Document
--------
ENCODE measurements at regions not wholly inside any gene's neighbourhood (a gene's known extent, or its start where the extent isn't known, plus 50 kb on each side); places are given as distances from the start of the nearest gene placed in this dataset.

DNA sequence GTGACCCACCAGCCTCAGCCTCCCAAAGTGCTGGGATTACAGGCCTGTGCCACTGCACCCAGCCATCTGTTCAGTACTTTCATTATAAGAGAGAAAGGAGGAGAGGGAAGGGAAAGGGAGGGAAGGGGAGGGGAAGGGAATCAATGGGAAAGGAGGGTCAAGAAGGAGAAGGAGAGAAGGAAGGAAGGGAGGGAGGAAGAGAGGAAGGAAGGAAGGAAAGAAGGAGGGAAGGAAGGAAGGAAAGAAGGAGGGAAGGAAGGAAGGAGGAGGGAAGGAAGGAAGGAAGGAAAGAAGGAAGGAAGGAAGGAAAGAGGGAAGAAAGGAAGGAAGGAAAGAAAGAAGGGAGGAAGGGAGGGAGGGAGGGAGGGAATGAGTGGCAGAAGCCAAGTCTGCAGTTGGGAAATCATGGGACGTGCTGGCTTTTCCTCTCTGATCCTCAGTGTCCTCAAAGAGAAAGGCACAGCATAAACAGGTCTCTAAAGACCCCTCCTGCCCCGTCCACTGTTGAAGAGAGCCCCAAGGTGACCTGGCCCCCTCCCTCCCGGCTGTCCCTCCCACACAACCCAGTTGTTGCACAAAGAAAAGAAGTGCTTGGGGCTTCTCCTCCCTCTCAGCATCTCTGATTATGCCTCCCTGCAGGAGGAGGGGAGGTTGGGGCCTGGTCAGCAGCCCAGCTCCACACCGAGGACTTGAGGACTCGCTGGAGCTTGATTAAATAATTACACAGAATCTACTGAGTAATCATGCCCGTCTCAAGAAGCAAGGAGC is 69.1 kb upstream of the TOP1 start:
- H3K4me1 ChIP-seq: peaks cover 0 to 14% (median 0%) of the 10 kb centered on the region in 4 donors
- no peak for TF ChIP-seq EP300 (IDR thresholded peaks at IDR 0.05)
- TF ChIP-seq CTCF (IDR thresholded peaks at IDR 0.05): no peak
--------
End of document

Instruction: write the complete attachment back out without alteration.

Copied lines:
ENCODE measurements at regions not wholly inside any gene's neighbourhood (a gene's known extent, or its start where the extent isn't known, plus 50 kb on each side); places are given as distances from the start of the nearest gene placed in this dataset.

DNA sequence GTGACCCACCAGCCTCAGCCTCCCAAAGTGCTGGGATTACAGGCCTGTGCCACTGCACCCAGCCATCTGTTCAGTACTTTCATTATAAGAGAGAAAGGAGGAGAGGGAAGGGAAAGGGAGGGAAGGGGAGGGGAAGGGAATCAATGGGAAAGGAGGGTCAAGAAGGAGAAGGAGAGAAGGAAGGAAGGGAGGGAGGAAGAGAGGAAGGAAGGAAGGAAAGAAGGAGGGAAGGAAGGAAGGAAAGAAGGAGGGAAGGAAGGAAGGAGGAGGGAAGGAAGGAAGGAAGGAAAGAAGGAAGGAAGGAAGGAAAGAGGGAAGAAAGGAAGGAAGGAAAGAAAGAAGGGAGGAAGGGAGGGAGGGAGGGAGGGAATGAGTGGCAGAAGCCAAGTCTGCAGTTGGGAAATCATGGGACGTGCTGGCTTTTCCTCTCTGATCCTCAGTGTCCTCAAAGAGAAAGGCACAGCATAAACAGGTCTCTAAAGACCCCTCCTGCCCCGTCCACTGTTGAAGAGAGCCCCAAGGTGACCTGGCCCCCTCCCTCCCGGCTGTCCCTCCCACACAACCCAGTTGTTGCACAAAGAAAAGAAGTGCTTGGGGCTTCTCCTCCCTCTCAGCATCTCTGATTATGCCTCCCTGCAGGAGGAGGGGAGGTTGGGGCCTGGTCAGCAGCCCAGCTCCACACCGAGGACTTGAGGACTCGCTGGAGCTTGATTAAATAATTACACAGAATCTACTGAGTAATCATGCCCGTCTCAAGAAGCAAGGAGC is 69.1 kb upstream of the TOP1 start:
- H3K4me1 ChIP-seq: peaks cover 0 to 14% (median 0%) of the 10 kb centered on the region in 4 donors
- no peak for TF ChIP-seq EP300 (IDR thresholded peaks at IDR 0.05)
- TF ChIP-seq CTCF (IDR thresholded peaks at IDR 0.05): no peak